The new semester is already a few weeks old and I still owe you a more detailed entry about my classes than this one. I promise to be good girl and do that soon. But I have to tell you now how amazed I still am by all the possible interpretations of The Lord of the Rings and fantasy literature in general.
You know, I've learned mostly to read fantasy as myths or fairy tales. I don't believe dragons exist, but I do believe that evil exists. Bad things like hate, fear, and dispair. And good stuff, too, eternal love which can conquer all evil and... Well, that's pretty much it, the good stuff. When it comes down to what I believe in fairy and fantasy stories it's simply this: there is a deeper truth. No dragons, but something more which you cannot grasp if you look for a scientific explanation why fire leaves the moster's mouth when it is angry.
Wellllll. I'm now taking a seminar in literary criticism in which we take a very political approach and it was so amusing today to discuss an interpretation of Tolkien's stories of Middle-Earth in which the author kind of claimed that the races of elves and men commited a genocide on the orcs and uruk-hai. Without mercy they slaughtered them until the very last to win the senseless war of destruction. Further, the author argued that the novels offered a very rassist worldview in which the superior race is the one with the pure blood, namely the elves. They did such awful things in The Silmarillion, these brutal collonizers! Now, Tolkien wants to promote such a way of thinking and living! He is evil! Fantasy literature is evil, too! Burn these books! BURN THEM!!!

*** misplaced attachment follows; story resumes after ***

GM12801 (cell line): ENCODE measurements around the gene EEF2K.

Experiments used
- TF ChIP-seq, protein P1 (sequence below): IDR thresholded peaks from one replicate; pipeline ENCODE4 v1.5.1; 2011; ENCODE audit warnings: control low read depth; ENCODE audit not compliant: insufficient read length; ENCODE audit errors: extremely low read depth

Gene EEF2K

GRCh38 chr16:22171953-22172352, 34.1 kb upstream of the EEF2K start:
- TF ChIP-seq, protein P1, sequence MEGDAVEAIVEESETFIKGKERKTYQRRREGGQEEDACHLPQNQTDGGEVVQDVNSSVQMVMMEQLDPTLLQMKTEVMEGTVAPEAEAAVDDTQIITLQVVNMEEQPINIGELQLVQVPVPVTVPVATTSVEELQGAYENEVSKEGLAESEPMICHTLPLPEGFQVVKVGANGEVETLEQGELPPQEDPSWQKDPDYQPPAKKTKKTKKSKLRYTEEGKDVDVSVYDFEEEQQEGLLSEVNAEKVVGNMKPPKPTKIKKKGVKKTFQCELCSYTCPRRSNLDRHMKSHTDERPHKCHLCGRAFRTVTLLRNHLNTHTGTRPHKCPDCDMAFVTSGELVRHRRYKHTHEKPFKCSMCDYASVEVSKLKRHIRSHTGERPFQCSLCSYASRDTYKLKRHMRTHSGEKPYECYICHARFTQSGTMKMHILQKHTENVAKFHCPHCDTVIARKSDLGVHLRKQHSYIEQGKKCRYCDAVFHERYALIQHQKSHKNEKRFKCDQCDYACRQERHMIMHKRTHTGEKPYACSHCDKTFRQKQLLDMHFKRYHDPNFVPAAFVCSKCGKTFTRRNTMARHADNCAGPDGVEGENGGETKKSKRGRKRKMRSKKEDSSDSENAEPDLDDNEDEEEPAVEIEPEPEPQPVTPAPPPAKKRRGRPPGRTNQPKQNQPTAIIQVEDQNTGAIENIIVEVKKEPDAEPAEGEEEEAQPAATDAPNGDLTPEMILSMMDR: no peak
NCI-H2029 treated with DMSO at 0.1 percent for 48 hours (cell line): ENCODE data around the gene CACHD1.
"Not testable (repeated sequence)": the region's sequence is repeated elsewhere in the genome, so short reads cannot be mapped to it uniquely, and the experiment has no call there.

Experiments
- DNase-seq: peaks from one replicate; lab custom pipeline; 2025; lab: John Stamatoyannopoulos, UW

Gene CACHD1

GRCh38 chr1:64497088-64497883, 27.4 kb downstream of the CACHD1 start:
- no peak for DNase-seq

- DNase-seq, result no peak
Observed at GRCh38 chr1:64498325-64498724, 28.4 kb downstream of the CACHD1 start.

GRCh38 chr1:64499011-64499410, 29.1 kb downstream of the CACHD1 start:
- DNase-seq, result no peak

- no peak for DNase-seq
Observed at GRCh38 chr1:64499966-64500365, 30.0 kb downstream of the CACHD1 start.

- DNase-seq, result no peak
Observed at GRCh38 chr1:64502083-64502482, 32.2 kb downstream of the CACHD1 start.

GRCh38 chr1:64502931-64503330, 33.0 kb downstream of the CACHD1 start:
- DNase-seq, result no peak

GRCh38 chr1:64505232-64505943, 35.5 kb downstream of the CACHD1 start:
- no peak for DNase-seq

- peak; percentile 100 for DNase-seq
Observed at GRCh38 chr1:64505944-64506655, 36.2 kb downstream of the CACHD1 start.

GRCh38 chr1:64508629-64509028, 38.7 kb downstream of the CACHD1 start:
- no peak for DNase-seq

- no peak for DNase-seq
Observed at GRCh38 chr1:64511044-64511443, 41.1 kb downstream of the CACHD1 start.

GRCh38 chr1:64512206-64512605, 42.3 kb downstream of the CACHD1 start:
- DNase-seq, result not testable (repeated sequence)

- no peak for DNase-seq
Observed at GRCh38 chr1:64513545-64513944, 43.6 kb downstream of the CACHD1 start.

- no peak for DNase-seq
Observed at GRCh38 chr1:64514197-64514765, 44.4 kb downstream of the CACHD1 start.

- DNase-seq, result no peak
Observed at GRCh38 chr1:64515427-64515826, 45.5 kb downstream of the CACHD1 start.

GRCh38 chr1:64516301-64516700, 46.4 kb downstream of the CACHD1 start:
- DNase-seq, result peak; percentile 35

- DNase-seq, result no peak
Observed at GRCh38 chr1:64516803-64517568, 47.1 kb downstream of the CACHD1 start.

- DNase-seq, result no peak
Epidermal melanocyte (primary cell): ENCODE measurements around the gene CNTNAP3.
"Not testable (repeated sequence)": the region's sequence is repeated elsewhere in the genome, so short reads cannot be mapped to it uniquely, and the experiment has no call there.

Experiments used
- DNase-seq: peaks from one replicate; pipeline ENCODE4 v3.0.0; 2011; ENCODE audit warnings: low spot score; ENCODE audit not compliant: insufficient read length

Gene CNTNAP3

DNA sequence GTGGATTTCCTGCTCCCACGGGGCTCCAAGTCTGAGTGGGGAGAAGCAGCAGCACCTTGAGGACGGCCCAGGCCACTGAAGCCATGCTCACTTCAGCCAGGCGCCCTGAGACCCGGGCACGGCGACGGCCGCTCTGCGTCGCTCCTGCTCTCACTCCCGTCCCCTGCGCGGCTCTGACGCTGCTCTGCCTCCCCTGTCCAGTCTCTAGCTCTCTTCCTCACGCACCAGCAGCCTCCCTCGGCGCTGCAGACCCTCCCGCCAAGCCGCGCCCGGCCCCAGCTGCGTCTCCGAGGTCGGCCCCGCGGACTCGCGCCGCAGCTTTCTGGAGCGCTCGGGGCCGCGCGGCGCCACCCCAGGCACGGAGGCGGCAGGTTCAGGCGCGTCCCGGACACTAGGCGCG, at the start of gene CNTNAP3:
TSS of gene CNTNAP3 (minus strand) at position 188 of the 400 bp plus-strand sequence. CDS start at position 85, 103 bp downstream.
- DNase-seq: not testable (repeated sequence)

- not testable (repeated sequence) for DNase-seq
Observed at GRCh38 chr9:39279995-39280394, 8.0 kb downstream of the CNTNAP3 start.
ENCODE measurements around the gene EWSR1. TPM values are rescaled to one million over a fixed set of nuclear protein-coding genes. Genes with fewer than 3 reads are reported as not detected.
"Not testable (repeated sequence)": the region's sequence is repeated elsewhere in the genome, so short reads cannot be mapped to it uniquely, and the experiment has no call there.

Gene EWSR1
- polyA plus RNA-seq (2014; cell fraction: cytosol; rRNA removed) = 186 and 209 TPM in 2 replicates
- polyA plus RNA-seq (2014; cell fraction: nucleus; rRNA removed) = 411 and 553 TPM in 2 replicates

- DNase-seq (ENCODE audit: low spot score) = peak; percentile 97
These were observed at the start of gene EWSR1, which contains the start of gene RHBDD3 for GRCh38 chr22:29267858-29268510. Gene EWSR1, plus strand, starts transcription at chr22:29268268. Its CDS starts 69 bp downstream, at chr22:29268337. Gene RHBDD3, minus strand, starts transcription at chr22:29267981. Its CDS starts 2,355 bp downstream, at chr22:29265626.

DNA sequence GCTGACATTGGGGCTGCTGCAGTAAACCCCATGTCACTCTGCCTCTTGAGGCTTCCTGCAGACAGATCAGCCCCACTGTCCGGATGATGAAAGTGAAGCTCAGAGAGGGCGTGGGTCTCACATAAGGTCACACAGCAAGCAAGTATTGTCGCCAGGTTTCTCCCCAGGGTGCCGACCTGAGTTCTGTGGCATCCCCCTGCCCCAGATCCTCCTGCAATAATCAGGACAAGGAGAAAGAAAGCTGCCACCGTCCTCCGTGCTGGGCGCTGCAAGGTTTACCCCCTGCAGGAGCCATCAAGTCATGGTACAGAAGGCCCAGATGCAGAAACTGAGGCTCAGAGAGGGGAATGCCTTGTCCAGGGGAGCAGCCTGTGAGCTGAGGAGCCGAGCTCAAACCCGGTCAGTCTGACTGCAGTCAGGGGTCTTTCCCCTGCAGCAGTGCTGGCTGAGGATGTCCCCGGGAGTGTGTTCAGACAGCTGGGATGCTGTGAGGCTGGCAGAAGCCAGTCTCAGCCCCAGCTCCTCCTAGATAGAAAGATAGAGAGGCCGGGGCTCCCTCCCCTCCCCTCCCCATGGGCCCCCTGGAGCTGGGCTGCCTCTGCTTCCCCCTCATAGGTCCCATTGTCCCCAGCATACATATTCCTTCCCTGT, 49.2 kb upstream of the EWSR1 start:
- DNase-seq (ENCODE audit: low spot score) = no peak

You get my point, right? ;-)
I think it's good that I'm not getting too frustrated with such polemically charged arguments anymore, but merely amused. I've heard all this a couple of times before and I know what I think about it (see above, the deeper truth). Instead, I have room left in my head to consider the author's examples more closely and find out that he's actually not too far off with them, but just missing so much more, which makes his argumentation not very convincing. He has a point, however, when he suggests that it pays off to look closely how nature intervenes in The Lord of the Rings. Have you ever thought about the rivers, mountains, and forrests which can always tell friend from foe and know who they will let pass and who not? Nicely spotted, don't you think?
So much room for interpretation... But which pays off the most? Who knows...